Self-defense justification in Maryland – When can you use self-defense?Written by ruxandra
Anybody knows that an individual accused of assault or even murder can be considered innocent if they acted in response to protecting themselves. According to the self-defense law in MD, a person has the right to defend themselves in front of an attacker. But as things aren’t always as simple as they seem, there are exceptions to using a self-defense strategy, as any criminal defense lawyer from Maryland will tell you. So what constitutes as self-defense justification in Maryland? What are the exceptions to this rule? When is a self-defense claim in Annapolis valid?
Requirements for self-defense
An individual may successfully use self-defense when:
- He or she was physically attacked by another or witnessed somebody getting physically As stated, the physical contact is mandatory. Verbal violence or threats do not constitute grounds for self-defense.
- He or she didn’t attack first
- He or she genuinely believed that force was necessary to protect themselves or another person
- He or she didn’t use excessive force to avoid injury
Does this mean that you cannot claim self-defense if the attack didn’t materialize? Not necessarily. You can still have a valid self-defense claim in Annapolis if you can prove that you reasonably believed you were about to be harmed. But you will also have to prove that you fulfilled your duty of retreat: you attempted to resolve the issue without force, and it wasn’t possible, and fleeing was not an option.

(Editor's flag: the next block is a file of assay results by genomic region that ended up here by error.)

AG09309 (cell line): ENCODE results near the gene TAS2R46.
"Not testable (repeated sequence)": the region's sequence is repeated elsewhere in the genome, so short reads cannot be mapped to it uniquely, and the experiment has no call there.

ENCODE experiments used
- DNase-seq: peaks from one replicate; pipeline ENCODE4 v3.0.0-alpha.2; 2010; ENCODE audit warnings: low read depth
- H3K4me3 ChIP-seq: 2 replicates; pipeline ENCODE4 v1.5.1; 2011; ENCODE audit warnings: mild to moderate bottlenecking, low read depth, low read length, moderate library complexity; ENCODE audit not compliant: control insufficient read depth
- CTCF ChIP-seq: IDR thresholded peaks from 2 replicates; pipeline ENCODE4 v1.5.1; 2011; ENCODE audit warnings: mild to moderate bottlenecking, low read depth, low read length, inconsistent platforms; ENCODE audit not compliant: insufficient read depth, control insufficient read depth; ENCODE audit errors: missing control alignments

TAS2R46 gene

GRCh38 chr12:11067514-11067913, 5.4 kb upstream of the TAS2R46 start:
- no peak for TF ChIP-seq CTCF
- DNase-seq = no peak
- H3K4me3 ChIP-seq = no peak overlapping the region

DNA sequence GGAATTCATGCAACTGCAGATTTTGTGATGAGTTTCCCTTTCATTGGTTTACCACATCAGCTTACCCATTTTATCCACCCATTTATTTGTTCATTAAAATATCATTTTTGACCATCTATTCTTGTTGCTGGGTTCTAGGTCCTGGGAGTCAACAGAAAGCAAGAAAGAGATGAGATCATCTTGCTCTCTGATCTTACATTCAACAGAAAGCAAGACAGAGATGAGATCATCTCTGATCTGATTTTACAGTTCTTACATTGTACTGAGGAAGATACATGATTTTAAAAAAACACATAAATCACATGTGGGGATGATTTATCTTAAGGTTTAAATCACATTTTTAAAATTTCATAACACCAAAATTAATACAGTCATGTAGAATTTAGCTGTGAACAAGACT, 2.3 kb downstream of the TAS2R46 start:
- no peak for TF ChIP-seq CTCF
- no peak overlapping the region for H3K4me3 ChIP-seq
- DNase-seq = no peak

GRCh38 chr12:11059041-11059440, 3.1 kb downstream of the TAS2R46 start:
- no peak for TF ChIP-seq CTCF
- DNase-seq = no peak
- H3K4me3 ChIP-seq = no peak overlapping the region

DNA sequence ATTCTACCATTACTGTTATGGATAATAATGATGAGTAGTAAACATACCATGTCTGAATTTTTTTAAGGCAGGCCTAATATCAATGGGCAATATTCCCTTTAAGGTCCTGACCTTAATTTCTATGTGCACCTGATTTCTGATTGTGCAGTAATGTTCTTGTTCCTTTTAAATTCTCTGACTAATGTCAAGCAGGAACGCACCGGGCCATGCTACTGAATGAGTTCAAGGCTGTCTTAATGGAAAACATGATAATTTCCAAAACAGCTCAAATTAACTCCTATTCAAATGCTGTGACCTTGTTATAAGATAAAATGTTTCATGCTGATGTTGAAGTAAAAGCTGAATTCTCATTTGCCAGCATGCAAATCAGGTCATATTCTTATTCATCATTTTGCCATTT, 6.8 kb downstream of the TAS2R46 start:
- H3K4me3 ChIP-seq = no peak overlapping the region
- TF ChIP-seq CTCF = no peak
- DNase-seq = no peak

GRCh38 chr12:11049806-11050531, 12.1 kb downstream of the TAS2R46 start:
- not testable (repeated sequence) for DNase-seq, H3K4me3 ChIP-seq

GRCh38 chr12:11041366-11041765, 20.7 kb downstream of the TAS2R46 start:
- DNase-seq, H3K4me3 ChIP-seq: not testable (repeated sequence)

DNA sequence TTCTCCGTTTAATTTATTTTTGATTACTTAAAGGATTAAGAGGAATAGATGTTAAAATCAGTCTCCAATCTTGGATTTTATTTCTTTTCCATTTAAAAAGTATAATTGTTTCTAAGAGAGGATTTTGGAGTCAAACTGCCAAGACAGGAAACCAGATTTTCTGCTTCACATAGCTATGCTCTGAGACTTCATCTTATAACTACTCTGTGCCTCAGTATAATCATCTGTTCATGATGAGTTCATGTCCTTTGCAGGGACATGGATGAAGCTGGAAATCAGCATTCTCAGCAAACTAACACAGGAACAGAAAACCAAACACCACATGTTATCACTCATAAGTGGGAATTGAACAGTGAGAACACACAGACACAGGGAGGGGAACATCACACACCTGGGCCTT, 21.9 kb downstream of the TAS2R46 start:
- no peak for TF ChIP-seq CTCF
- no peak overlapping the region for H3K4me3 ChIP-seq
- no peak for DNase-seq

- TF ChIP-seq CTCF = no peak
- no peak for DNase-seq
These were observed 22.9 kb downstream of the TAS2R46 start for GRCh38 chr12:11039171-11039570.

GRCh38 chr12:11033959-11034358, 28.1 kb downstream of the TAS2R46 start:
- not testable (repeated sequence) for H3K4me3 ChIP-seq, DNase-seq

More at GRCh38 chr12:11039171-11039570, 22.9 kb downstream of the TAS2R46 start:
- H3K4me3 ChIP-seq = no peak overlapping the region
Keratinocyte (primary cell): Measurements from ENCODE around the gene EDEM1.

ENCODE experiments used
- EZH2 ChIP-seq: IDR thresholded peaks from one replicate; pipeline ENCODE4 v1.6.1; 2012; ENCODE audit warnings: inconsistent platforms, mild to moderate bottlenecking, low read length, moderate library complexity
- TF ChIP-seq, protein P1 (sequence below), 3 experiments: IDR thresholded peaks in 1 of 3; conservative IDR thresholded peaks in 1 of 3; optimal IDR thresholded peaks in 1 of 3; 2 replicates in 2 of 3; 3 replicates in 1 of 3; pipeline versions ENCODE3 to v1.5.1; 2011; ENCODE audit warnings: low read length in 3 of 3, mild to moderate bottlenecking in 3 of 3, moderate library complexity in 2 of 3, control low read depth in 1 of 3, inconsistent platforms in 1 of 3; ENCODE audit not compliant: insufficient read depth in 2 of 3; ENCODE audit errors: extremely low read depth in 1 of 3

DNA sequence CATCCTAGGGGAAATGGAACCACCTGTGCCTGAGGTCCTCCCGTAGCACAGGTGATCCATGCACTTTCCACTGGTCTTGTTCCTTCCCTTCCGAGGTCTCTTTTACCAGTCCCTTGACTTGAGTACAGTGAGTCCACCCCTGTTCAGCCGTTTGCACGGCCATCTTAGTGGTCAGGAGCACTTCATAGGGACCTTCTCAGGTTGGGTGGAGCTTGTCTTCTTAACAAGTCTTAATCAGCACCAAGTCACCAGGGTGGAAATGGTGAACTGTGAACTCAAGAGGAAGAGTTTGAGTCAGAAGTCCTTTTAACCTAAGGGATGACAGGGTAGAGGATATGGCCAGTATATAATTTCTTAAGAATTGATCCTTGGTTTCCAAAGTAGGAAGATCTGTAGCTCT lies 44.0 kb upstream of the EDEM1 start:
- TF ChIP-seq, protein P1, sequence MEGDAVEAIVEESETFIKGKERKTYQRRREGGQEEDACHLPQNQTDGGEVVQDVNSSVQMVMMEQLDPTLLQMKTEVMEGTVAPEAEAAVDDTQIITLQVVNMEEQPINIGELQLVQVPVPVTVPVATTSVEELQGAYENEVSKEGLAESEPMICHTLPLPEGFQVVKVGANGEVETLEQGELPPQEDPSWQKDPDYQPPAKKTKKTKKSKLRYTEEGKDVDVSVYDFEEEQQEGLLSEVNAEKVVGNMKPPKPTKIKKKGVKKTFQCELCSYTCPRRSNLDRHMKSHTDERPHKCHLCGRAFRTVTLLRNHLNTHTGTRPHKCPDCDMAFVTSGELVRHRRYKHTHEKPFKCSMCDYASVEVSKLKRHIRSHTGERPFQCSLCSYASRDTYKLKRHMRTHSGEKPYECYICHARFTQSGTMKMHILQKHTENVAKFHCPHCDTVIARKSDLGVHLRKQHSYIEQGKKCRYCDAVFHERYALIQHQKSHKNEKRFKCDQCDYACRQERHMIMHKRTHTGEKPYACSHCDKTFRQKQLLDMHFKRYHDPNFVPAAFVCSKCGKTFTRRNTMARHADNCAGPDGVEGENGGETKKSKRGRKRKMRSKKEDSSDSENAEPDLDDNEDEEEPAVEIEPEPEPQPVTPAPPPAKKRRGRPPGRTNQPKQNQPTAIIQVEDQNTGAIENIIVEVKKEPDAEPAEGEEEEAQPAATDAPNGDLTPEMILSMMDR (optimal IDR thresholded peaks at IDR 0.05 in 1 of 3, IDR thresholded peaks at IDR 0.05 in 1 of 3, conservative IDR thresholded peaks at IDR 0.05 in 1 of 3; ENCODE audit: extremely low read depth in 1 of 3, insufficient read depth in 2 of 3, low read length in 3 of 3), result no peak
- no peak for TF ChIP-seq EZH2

When you don’t have a self-defense claim
It is needless to say that if an individual started the fight, he or she cannot claim self-defense. But even if they didn’t start the fight and were attacked first, there are three situations where self-defense is not an option as a defense strategy:
- When unreasonable or excessive force was used. This means that your chances of claiming self-defense are very low when you respond to a slap with an assault rifle.
- When the original crime is over. For example, if a robber threatened you, stole your wallet and ran away, you cannot chase after them, kill them and, afterward, claim self-defense.
- When you chose to defend yourself rather than escape the situation when you had the possibility to escape. This is valid only in some states, including Maryland.
According to the self-defense law in MD, Maryland does not have a “stand your ground law”, but you can still claim self-defense if the attack happened in your home.
It may seem logical to you that you were only trying to protect yourself, but to successfully claim self-defense, you will need the help of an experienced criminal defense attorney in Annapolis. Contact the best criminal defense lawyer in Maryland by email at [email protected] or give us a call at (443) 569-3950. We offer a free consultation of your case so that you can better understand your situation and options.